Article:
The port commander who was on the radio with the captain of an Exxon tanker as it created the nation's worst oil spill said the skipper did not sound drunk as he tried to rock the ship free of a reef despite gashes in the hull that were leaking millions of gallons of crude.

According to transcripts of the 90-minute radio conversation released Tuesday, Coast Guard Cmdr. Steve McCall told Exxon Valdez Capt. Joseph Hazelwood shortly after his ship went aground, "Take it slow and easy."Before you make any drastic attempt to get away, make sure you don't, you know, start doing any ripping. I wouldn't recommend doing much wiggling."

Hazelwood, who has been charged with being drunk when the giant tanker hit a well-charted reef March 24, said, "Major damage has been done, and we kind of rock-and-rolled over it. We're just kind of hung up on the stern here. We're just, ah, we'll drift over it."

With holes as long as 24 feet ripped in the hull, the Exxon Valdez dumped what has now been determined to be 11.2 million gallons of thick crude oil into Prince William Sound, causing an environmental disaster.

"Captain Hazelwood reported his craft was torn up and in danger of sinking," McCall told United Press International. "I warned him to stay cool.

"The captain didn't sound drunk," said McCall, an old friend of Hazelwood's. "I didn't notice any slurring of words. But he obviously seemed worried, concerned."

State officials disclosed Tuesday the spillage totaled 11.2 million gallons instead of the 10.1 million reported by Exxon.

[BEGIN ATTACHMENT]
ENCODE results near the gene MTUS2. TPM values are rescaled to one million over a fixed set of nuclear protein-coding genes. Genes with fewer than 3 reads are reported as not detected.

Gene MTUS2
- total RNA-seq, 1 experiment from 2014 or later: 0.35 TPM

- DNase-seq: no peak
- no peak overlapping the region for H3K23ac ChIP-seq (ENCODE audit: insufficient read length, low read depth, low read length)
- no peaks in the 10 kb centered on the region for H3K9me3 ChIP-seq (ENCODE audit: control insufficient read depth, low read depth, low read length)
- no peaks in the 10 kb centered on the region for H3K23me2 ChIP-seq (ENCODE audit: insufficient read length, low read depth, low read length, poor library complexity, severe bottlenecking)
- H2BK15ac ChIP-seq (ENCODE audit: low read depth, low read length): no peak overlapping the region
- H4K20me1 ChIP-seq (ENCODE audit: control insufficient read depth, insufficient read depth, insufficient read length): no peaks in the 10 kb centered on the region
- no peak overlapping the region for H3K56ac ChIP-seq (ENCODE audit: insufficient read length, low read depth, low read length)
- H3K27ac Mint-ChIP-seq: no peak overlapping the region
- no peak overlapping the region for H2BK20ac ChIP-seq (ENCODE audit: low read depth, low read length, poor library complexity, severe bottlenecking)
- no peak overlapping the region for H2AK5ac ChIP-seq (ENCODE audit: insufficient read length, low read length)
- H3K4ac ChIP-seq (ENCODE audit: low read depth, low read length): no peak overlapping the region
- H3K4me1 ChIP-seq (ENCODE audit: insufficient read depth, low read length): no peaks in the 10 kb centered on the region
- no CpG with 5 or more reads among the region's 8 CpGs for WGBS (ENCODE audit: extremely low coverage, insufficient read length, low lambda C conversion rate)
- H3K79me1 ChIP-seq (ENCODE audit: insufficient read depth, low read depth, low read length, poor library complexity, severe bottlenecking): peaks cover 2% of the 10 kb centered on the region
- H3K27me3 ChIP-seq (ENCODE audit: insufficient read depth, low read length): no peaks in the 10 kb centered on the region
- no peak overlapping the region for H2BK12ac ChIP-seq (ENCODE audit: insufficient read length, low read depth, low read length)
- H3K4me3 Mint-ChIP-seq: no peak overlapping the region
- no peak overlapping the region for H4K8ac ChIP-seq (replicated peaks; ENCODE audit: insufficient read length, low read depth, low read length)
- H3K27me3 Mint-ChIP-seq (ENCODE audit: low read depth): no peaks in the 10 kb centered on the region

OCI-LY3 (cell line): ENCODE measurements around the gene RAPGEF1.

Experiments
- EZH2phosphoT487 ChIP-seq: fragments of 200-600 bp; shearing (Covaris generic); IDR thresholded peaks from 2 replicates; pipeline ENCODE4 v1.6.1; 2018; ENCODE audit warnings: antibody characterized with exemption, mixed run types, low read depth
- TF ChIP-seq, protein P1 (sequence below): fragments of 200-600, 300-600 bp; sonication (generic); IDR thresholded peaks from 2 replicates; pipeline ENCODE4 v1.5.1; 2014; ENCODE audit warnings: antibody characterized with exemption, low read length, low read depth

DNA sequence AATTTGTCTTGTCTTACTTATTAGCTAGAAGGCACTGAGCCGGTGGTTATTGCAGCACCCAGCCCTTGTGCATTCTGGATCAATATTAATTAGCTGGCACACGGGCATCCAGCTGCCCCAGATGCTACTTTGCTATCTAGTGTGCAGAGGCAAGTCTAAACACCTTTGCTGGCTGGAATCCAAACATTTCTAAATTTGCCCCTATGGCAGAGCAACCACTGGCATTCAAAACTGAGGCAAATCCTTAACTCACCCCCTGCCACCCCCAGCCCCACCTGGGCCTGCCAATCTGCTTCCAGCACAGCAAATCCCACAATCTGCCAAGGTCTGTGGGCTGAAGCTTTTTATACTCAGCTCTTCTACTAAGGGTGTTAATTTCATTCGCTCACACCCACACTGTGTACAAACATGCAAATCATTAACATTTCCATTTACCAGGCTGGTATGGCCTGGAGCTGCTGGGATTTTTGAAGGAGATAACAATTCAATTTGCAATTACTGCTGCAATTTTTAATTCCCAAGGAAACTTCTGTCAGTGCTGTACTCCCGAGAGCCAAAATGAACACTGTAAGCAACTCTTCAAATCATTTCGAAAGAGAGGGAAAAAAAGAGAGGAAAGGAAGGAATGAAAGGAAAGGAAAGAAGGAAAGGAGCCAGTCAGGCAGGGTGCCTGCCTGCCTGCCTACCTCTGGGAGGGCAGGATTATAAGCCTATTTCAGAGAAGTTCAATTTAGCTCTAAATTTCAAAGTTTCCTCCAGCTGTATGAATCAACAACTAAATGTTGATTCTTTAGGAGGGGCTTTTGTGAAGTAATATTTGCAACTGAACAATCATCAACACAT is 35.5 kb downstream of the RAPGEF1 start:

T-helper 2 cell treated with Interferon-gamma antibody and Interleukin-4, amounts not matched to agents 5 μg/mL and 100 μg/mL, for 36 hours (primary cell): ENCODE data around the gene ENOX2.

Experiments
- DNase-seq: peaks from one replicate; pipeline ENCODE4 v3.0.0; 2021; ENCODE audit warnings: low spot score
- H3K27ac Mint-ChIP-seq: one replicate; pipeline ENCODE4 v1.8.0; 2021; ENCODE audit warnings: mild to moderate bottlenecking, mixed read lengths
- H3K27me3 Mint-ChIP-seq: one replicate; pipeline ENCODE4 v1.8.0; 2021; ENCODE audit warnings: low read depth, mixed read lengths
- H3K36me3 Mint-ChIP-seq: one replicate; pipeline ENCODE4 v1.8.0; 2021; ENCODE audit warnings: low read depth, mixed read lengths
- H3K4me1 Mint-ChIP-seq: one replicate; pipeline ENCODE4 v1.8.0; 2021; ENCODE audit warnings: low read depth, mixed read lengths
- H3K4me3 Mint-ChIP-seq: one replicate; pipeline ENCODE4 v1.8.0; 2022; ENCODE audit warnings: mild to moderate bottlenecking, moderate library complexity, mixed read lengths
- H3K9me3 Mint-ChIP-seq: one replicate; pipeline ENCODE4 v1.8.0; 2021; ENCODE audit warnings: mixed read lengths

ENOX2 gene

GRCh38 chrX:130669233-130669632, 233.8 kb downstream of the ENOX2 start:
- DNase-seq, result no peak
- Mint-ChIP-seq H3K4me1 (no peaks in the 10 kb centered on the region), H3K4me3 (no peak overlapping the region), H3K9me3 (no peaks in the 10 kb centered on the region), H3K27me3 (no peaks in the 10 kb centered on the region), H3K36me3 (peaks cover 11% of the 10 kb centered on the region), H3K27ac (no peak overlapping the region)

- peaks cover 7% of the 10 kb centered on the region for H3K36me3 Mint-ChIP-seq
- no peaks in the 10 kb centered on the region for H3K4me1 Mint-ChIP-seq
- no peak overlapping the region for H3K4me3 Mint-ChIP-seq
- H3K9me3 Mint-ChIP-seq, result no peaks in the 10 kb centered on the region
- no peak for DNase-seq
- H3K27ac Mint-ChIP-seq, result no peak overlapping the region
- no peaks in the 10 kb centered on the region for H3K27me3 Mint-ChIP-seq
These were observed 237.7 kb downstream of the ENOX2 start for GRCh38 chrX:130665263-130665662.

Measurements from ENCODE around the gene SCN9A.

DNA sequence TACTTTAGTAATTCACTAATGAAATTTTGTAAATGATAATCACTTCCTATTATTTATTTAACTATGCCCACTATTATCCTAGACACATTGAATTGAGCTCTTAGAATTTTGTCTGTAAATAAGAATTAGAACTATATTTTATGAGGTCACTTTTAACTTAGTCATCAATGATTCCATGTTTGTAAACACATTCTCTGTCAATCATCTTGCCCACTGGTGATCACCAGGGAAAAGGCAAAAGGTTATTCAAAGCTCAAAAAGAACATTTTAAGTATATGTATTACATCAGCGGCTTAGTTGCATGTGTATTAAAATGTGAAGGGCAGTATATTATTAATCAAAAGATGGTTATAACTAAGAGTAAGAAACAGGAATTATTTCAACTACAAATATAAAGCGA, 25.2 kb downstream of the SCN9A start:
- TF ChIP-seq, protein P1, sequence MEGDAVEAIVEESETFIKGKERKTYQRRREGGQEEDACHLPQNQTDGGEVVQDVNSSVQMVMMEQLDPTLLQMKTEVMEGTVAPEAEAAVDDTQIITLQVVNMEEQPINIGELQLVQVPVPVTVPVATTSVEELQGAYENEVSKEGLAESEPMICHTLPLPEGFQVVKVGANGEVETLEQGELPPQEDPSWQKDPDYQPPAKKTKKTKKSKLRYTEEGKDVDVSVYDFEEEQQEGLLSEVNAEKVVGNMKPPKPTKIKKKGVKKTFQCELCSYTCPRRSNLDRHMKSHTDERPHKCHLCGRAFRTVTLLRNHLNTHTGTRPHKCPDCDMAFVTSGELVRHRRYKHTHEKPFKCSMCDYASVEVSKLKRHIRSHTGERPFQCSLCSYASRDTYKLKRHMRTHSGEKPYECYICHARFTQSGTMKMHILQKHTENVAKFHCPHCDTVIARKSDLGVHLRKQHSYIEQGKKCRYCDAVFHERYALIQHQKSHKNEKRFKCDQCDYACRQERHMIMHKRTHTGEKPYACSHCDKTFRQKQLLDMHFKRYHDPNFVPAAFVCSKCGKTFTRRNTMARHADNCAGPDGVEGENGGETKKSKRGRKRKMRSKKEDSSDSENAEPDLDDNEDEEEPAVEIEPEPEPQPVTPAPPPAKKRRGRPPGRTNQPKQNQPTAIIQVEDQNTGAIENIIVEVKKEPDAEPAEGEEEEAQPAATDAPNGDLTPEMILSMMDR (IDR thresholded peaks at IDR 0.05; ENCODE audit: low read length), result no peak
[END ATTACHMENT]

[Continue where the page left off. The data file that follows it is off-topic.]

"Exxon was the first to use the figure of 240,000 barrels (10.1 million gallons)," said Bill Lamoreux, on-site coordinator for the state. "But results . . . from professional gauging firms present during the unloading (of the oil that did not spill) put the total at 268,000 barrels (11.2 million gallons.)"

Exxon had no immediate comment.

Meanwhile, wildlife officials put on a light and sound show of fireworks, shotguns and propane torches along western shores of the sound to scare returning migratory birds away from oil-fouled beaches. Pilots were warned to avoid non-contaminated areas in hopes the birds would land in them.

An estimated 20 million migratory waterfowl, including one-fifth of the world's trumpeter swans, are due to arrive in the sound in late April and early May.

"We set out some flares and blasted away with noisemakers," said David McGillivary, field supervisor for the U.S. Fish and Wildlife Service. "We hope to do more later when the weather clears."

A blizzard stalled the cleanup of oil from the surface of the sound Tuesday, and only about 100 barrels of crude was skimmed. The Soviet super skimmer Vagdaghursky has cleared its debris-clogged suction assembly and was sailing toward the Kenai Peninsula, where the bulk of oil outside Prince William Sound is located.

Despite limited overflights because of the bad weather, fresh oil was spotted Tuesday on island beaches south of Kenai Peninsula and about 300 miles west of the original spill.